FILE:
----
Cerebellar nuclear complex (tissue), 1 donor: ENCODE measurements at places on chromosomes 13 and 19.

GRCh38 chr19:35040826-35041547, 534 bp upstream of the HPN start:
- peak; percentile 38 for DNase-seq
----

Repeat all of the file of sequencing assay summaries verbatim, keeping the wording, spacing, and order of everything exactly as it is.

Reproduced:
Cerebellar nuclear complex (tissue), 1 donor: ENCODE measurements at places on chromosomes 13 and 19.

GRCh38 chr19:35040826-35041547, 534 bp upstream of the HPN start:
- peak; percentile 38 for DNase-seq